Author: Quinn Anderson
Publisher: Riptide Publishing
Release Date: October 31, 2016
Genre(s): Contemporary Romance
Page Count: 347
Reviewed by: Crabbypatty
Heat Level: 4 flames out of 5
Rating: 3 stars out of 5
Zack never intended to become a phone sex operator, but with half a college degree and a smart mouth, his options were limited. It helps that he has a knack for thinking on his feet and a willingness to roll with whatever his clients throw at him. Sure, he gets his fair share of creeps and unconventional requests, but it pays the bills, and he’s in no danger of breaking his one rule: never fall for a client.
Until a man named “John” starts calling, and Zack finds himself interested in more than a paycheck. It’s not just that John has money, or that his rumbling baritone drives Zack wild. He’s everything Zack isn’t: educated, poised, and in total control of his life.
A twist of fate brings them face-to-face, and now that they’ve seen each other—and spent an unforgettable night together—they can’t go back to the way things were. A sex worker and a trust fund brat . . . It’s like Romeo and Juliet, but with less stabbing and slightly fewer dick jokes. Hopefully they can pull off a more successful ending.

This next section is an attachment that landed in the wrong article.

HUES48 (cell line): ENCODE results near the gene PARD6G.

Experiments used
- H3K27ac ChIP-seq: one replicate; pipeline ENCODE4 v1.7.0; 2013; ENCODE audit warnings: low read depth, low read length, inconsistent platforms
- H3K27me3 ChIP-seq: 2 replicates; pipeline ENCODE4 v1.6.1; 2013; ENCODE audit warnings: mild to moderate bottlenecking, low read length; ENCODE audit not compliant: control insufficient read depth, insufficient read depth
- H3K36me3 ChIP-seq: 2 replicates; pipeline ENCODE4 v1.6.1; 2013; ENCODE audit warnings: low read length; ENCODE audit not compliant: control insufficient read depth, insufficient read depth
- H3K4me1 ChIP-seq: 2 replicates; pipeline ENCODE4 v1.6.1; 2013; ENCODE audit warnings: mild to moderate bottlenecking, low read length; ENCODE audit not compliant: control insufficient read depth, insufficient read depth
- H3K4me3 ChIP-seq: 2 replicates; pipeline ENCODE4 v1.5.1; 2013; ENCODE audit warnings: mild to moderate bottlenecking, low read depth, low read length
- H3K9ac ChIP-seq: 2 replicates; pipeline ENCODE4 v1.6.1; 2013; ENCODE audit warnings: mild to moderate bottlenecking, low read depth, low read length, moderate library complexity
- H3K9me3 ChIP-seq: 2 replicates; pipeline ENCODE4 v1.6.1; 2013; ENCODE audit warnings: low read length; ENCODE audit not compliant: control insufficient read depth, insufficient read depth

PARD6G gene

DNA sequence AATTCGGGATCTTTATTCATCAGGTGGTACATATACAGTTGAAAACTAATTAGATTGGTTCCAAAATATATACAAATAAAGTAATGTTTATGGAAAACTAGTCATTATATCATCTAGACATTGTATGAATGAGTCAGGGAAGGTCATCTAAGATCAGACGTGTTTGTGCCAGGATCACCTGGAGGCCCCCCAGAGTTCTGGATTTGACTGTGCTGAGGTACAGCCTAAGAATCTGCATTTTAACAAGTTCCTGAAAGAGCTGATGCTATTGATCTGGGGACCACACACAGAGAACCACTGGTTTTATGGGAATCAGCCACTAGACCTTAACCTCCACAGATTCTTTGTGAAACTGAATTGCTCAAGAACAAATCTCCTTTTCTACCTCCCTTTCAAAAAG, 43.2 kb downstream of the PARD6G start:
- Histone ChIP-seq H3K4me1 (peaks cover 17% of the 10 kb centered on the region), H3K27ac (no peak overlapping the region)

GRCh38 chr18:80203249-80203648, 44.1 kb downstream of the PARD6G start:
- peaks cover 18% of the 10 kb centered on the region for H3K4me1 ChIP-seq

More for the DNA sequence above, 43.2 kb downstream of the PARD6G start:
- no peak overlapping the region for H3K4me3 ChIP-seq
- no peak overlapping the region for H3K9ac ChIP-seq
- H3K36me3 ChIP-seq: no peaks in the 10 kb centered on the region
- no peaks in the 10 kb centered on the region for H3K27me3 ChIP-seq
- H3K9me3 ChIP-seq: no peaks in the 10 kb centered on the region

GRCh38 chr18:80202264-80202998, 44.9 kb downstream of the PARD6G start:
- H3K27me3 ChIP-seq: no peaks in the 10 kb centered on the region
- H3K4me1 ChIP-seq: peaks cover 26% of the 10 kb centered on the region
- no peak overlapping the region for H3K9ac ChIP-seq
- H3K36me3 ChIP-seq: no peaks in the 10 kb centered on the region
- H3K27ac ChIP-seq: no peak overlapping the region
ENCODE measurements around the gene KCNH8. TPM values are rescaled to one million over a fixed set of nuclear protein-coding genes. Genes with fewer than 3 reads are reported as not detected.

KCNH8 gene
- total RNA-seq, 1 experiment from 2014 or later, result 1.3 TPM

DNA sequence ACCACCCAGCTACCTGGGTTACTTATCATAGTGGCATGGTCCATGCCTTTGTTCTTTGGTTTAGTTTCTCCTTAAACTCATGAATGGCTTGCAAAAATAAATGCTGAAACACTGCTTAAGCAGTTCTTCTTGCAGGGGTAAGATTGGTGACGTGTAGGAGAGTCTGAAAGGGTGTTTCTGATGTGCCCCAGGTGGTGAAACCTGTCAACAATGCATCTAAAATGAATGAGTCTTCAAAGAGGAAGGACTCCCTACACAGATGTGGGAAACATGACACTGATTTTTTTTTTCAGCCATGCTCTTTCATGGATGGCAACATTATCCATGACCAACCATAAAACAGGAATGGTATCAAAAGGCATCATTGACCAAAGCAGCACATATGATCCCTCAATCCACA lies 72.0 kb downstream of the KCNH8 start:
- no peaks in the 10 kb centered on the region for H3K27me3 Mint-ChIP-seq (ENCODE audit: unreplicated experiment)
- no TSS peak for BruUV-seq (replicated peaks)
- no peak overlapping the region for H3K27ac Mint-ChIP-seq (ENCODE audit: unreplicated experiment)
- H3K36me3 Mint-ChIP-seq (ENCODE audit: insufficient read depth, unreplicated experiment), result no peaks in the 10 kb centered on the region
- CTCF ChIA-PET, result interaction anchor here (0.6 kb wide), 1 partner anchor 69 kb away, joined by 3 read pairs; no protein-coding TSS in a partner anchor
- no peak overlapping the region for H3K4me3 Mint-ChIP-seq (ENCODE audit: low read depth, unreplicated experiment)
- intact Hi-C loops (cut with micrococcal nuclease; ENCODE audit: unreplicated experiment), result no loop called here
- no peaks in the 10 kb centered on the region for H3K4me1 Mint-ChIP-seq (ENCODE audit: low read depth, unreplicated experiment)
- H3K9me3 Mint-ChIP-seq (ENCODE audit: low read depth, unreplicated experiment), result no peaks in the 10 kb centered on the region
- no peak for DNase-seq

Zack lives in a dilapidated apartment in Koreatown with his dog Ziggy and works as a phone sex operator (PSO) for Murmur in Pasadena. Zack is good at what he does but hasn’t been exactly raking in the big bucks until he takes a call from “John” and they start burning up the lines with some of the hottest talk-dirty-to-me phone sex scenes you’ll ever read. The calls get longer, more frequent (and even hotter …) until one night Zack accidently meets John in a bar, and he turns out to be everything Zack had fantasized about and MORE.
So far, so good… but at this point (about 33%) the pace of the book slows considerably and the chemistry that sizzles between Zack and John on the phone seems … this might sound strange … less “real” in person. The story is told entirely from Zack’s POV which works when John is just a voice on the phone, but once we meet him in the flesh, and never get his POV, John remains flat and uninteresting. The rest of the book is a series of conflicts that might have been resolved with a short honest conversation, and the resolution at 95% feels too cobbled together.
The blurb for “Hotline” really caught my interest – after all, what’s not to love about a smexy romance with a hunky phone sex worker and a trust fund hottie? I ended up loving the premise but thought the book didn’t live up to its potential.
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